a person who does a lot of bragging.
The sculptors of those days had stocks of such funereal emblems in hand; as you may see still on the walls of St. Paul’s, which are covered with hundreds of these braggart heathen allegories.
— William Makepeace Thackeray , Vanity Fair , 1848
“But there are ways to prevent thee, young braggart ,” returned the esquire. “And there is a power,” replied the youth, “to avenge the cause of wronged innocence.”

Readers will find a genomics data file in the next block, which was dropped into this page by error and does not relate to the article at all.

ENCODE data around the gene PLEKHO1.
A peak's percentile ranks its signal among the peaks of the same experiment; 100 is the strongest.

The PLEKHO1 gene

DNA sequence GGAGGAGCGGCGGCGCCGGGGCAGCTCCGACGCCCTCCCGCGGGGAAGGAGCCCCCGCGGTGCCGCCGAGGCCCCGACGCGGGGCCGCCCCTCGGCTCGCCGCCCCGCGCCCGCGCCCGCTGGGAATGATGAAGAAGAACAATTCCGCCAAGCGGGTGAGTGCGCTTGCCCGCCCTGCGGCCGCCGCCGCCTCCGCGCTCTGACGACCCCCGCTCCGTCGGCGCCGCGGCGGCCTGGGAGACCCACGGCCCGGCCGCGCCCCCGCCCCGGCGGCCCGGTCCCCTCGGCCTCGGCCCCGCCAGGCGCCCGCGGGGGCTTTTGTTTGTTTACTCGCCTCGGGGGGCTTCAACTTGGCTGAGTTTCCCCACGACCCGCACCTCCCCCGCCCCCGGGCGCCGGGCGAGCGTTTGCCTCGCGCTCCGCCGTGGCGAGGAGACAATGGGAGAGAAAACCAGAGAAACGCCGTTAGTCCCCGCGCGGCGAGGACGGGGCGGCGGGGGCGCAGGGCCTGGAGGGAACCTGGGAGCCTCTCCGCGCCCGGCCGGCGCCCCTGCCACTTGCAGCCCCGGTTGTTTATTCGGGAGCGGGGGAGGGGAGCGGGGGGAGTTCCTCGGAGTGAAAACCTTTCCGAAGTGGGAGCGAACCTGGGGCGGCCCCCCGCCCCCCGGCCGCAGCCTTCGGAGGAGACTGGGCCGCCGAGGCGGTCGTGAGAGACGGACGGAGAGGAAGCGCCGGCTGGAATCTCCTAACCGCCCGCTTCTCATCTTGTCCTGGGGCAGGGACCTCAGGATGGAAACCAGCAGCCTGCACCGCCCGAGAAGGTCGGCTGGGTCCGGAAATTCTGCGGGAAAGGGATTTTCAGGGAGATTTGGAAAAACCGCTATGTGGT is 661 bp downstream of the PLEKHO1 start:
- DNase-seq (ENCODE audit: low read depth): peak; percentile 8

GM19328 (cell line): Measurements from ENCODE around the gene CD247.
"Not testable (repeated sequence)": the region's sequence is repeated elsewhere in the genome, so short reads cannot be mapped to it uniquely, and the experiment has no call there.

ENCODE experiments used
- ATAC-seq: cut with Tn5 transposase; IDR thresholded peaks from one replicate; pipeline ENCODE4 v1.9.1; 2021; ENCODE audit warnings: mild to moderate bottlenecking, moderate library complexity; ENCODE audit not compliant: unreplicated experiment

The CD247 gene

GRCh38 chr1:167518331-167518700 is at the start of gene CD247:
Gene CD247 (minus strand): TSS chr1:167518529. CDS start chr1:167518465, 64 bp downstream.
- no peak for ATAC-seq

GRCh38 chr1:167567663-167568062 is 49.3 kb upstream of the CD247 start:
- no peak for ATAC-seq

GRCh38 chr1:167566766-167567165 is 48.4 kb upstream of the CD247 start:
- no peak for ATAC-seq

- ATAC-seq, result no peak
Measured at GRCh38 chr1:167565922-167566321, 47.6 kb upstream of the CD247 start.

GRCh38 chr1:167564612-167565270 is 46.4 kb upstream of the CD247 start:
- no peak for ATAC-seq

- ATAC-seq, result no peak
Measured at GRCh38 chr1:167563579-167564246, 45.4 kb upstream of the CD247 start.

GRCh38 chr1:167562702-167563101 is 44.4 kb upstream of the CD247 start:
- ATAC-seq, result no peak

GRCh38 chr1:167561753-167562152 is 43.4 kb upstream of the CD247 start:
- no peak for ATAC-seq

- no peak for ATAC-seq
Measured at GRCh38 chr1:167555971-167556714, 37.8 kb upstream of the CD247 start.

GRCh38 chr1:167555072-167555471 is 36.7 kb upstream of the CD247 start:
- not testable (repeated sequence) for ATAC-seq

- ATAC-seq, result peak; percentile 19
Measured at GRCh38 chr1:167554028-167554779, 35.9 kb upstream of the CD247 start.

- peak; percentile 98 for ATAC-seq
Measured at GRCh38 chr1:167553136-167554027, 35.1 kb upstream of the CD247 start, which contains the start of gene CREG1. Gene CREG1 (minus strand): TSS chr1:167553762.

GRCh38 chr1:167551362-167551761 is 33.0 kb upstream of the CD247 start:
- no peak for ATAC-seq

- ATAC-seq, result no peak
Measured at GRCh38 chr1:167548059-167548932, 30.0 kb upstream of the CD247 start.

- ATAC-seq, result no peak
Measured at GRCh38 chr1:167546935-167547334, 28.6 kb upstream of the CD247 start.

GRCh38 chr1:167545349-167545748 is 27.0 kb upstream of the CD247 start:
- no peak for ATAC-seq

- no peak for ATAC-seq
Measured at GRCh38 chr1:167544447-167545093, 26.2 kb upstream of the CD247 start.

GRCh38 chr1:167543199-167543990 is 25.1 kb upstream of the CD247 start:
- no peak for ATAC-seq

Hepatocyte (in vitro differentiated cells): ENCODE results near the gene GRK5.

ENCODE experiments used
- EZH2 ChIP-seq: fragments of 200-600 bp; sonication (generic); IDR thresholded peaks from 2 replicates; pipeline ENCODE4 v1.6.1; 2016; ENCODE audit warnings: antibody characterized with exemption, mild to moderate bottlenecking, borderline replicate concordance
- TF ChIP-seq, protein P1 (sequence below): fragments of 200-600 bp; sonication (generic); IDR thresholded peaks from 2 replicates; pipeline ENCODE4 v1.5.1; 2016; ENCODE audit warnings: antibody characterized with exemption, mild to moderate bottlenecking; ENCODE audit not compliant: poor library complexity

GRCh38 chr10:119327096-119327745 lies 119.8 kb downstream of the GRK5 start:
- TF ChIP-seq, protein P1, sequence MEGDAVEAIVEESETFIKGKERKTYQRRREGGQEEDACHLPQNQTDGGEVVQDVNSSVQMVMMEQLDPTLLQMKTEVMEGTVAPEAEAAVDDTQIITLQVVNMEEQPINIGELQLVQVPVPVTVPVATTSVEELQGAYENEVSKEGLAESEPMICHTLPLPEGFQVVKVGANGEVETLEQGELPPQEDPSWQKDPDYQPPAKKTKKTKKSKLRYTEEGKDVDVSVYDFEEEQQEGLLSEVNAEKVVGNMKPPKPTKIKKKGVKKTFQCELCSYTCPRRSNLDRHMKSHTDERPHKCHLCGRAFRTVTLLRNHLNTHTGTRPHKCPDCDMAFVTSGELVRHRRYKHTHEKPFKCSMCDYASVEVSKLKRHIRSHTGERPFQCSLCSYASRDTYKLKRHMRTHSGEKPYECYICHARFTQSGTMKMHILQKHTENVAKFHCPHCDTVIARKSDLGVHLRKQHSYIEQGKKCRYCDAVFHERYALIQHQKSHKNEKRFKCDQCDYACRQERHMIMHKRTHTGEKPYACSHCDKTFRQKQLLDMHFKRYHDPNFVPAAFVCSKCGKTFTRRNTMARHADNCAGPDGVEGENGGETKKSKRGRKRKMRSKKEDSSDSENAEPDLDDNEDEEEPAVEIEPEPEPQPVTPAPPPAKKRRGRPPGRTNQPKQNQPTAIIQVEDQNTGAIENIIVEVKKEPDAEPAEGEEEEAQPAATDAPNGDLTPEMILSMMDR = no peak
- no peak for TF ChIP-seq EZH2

— Francis Lathom , The Castle of Ollada , 1795
Braggart entered English in the 1500s. It finds its roots in the French term braguer meaning “to brag.”